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Winthrop Ames papers, 1908-1931
Ames, Winthrop, 1870-1937.
- 1 linear foot (1 box and 1 vol.)
Collection is open to the public. Library policy on photography and photocopying will apply. Advance notice may be required.
Most of the collection reflects the workings of the New Theatre. Includes correspondence, legal papers and printed material pertaining to the Theatre's founding, budgets and reports on the Theatre, and production files such as correspondence and reports about play scripts submitted for possible production, stage plans, property and lighting plots, cues, stage manager's time sheets, notes on previous productions and a schedule of the road tour of the New Theatre Company. Also includes a volume bound by the Library many years ago containing rehearsal schedules, a memo by Ames for a promptbook for ANTONY AND CLEOPATRA, diagrams and forms for the New Theatre, invitations to the opening night of the New Theatre, listsof opening night attendees and original box owners, a typed report of the opening night dedication, transcripts of speeches at the opening night ceremony by Senator ElihuRoot and Governor Hughes and issues of The American Architect, The Architect and The New York Architect with articles, photographs and diagrams of the New Theatre and the Little Theatre. The collection also contains a folderof correspondence and contracts, 1926-1929, of the Winthrop Ames office on production rights for plays and a bound book of caricatures by Roland Young of the 1924 production of BEGGAR ON HORSEBACK in which he starred titled "Mr. Winthrop Ames Presents", probably a gift to Ames.
Theatrical manager, producer, director and writer, Winthrop Ames was born on November 25, 1870 into a wealthyand socially prominent family in North Easton, Massachusetts. He graduated from Harvard and began a career in publishing because of his family's strong opposition to a career in theater. In 1904, however, he traveled to Europe to study the "new stagecraft" and on his return became joint manager of the Castle Square Theatre in Boston with Loren F. Deland. This led to his appointment in 1908 as managing director of the New Theatre, the largest playhouse in New York City at CentralPark West and 62nd St., with Lee Shubert as the business manager and John Corbin as the literary advisor. Foundedby millionaires, the New Theatre was to be a repertory theater presenting the best in classical and modern drama free of commercial pressures. Shakespeare was to be the primary offering; the theatre opened in November 1908 with a lavish production of ANTONY AND CLEOPATRA starring Julia Marlowe and E. H. Sothern. However, due to its unwieldy size and financial failure, the theater was closed by its founders after a mere two seasons.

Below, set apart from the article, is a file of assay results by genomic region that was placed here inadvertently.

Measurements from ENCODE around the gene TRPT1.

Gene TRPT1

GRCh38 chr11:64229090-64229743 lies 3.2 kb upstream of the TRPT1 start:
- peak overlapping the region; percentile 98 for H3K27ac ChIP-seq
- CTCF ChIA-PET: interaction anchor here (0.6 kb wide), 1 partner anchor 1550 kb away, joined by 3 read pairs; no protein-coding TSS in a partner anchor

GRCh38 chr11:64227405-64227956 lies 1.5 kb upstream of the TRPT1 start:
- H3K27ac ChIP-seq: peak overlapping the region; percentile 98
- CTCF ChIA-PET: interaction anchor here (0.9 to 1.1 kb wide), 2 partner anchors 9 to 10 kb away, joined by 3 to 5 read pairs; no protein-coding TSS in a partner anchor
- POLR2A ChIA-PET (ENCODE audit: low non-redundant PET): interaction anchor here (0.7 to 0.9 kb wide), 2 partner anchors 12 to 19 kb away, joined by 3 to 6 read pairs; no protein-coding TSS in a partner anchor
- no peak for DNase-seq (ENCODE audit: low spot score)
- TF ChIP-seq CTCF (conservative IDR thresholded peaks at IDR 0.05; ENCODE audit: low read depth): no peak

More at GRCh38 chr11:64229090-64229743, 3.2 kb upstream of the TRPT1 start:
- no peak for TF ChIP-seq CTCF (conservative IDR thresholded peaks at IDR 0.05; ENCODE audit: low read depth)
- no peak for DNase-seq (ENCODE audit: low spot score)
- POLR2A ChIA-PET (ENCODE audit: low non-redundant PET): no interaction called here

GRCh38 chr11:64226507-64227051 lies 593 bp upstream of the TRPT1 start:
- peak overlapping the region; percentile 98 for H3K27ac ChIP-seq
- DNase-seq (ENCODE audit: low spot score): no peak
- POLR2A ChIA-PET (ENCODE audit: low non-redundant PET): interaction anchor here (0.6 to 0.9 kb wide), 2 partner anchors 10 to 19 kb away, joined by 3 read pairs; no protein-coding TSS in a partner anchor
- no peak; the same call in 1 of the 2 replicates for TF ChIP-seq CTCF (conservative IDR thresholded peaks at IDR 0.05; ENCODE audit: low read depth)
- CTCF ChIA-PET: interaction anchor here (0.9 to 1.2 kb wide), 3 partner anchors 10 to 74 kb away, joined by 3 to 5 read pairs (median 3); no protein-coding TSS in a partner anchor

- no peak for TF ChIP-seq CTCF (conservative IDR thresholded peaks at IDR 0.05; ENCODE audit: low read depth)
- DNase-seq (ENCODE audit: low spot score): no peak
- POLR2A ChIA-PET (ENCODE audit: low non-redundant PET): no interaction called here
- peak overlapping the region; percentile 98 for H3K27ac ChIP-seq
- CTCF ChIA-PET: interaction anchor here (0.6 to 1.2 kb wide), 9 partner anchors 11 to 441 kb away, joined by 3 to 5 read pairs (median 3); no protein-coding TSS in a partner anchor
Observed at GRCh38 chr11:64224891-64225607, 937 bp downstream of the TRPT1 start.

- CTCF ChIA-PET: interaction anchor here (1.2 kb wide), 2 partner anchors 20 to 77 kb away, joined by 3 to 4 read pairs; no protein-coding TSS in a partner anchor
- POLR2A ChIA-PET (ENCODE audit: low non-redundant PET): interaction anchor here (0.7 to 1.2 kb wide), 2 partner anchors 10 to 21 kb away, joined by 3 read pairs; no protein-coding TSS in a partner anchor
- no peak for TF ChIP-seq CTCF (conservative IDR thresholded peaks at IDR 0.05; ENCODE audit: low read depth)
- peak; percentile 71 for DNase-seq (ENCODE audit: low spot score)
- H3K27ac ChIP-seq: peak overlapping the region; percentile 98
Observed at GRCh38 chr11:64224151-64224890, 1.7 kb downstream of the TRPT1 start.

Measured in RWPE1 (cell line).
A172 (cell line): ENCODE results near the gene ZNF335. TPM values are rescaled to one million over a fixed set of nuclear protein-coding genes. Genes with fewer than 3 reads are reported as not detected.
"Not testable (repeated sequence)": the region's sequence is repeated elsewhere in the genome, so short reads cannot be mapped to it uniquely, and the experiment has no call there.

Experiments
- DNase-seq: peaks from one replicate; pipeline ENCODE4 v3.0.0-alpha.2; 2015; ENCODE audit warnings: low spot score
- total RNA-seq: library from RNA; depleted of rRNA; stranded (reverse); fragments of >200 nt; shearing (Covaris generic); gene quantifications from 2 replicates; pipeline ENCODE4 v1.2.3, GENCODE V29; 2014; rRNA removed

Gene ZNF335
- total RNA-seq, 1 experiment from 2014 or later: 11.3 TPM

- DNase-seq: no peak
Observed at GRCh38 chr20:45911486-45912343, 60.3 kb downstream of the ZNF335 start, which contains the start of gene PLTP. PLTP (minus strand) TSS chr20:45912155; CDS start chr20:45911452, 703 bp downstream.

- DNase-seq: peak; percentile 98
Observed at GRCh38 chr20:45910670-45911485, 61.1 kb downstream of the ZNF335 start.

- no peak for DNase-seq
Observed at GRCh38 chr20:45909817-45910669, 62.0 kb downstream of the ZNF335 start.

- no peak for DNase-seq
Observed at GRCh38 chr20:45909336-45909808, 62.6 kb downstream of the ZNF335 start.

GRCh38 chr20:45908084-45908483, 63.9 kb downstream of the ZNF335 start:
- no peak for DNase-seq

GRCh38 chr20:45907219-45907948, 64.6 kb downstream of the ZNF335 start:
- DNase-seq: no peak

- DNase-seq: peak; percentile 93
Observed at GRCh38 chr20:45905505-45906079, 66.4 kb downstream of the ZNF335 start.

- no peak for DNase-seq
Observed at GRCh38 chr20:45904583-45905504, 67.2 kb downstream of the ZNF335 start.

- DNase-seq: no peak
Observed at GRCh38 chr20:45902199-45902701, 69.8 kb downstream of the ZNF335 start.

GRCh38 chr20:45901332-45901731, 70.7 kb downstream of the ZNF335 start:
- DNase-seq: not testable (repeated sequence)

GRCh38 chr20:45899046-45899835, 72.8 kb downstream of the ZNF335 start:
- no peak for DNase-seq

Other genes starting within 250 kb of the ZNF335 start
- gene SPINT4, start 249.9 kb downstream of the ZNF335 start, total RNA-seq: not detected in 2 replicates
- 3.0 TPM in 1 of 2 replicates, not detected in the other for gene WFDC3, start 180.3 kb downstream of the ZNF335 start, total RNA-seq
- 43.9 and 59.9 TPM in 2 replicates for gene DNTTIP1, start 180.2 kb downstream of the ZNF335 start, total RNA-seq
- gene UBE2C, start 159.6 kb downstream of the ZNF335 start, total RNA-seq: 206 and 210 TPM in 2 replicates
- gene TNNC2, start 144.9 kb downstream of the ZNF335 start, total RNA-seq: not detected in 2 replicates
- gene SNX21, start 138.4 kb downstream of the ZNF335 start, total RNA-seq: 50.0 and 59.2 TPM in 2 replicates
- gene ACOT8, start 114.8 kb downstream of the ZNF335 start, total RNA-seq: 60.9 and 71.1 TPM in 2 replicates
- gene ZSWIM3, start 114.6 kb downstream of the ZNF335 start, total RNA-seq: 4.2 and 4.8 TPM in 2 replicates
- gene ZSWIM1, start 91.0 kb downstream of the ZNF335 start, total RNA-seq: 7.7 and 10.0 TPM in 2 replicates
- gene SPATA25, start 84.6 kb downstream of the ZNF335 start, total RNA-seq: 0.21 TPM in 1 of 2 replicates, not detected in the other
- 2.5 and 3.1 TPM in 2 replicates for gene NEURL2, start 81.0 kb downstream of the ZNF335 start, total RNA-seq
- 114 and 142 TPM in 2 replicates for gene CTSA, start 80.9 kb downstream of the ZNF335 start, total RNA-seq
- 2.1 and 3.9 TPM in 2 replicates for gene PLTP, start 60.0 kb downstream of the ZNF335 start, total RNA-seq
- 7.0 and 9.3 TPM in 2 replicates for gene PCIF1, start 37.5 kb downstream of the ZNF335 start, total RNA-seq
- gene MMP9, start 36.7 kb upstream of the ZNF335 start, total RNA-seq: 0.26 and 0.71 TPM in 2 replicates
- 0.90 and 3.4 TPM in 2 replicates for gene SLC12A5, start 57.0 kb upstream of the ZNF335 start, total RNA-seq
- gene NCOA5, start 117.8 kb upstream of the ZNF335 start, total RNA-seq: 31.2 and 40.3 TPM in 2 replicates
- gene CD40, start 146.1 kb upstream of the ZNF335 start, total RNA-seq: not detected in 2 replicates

The New Theatre reopened as the Century, but Ames had moved on to open the Little Theatre on West 44th St. in March 1912. At 300 seats, it was the smallest playhouse in New York City. In 1913, he opened the Booth Theatre onWest 45th St. with the Shuberts and managed both theaters into the 1930s. Ames had many successes as a producer including Shaw's THE PHILANDERER (1913), THE BEGGAR ON HORSEBACK (1924) by George S. Kaufman and Marc Connelly, and revivals of Gilbert and Sullivan operettas at the Booth, 1926-1929. He was also the director of his plays,demanding high standards for all aspects of each production.
Respected in the theater world, Ames served on various committees. During World War I he organized the Over There Theatre League which sent actors to Europe to entertain the troops. He retired from theatrical management in 1932 because of poor health, returning to North Easton, but continued to be involved in theatrical affairs. He died of pneumonia on November 3, 1937 in Boston, Mass.
Controlled Access Terms
- New Theatre (New York, N.Y.)
- Theater -- New York (State) -- New York.